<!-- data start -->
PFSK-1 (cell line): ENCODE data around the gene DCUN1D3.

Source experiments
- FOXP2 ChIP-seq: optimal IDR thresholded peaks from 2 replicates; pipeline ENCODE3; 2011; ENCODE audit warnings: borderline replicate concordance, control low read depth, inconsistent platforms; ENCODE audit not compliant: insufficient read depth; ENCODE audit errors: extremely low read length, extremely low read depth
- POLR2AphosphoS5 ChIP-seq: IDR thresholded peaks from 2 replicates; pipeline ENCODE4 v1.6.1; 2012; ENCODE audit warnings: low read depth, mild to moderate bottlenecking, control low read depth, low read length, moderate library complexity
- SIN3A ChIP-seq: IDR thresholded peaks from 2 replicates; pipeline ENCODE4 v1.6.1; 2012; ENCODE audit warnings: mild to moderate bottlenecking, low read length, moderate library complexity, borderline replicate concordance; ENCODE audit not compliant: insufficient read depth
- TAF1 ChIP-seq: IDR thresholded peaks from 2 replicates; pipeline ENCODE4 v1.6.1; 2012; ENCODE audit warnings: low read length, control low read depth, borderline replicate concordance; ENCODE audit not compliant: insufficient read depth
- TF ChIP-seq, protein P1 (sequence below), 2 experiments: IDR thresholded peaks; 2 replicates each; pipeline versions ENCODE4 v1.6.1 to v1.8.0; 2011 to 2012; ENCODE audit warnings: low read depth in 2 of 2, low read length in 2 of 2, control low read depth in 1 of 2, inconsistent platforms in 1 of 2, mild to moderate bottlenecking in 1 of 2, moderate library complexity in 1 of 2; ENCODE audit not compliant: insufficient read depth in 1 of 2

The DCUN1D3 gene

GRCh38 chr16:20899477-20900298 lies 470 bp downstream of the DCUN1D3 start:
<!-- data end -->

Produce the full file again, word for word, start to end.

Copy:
PFSK-1 (cell line): ENCODE data around the gene DCUN1D3.

Source experiments
- FOXP2 ChIP-seq: optimal IDR thresholded peaks from 2 replicates; pipeline ENCODE3; 2011; ENCODE audit warnings: borderline replicate concordance, control low read depth, inconsistent platforms; ENCODE audit not compliant: insufficient read depth; ENCODE audit errors: extremely low read length, extremely low read depth
- POLR2AphosphoS5 ChIP-seq: IDR thresholded peaks from 2 replicates; pipeline ENCODE4 v1.6.1; 2012; ENCODE audit warnings: low read depth, mild to moderate bottlenecking, control low read depth, low read length, moderate library complexity
- SIN3A ChIP-seq: IDR thresholded peaks from 2 replicates; pipeline ENCODE4 v1.6.1; 2012; ENCODE audit warnings: mild to moderate bottlenecking, low read length, moderate library complexity, borderline replicate concordance; ENCODE audit not compliant: insufficient read depth
- TAF1 ChIP-seq: IDR thresholded peaks from 2 replicates; pipeline ENCODE4 v1.6.1; 2012; ENCODE audit warnings: low read length, control low read depth, borderline replicate concordance; ENCODE audit not compliant: insufficient read depth
- TF ChIP-seq, protein P1 (sequence below), 2 experiments: IDR thresholded peaks; 2 replicates each; pipeline versions ENCODE4 v1.6.1 to v1.8.0; 2011 to 2012; ENCODE audit warnings: low read depth in 2 of 2, low read length in 2 of 2, control low read depth in 1 of 2, inconsistent platforms in 1 of 2, mild to moderate bottlenecking in 1 of 2, moderate library complexity in 1 of 2; ENCODE audit not compliant: insufficient read depth in 1 of 2

The DCUN1D3 gene

GRCh38 chr16:20899477-20900298 lies 470 bp downstream of the DCUN1D3 start: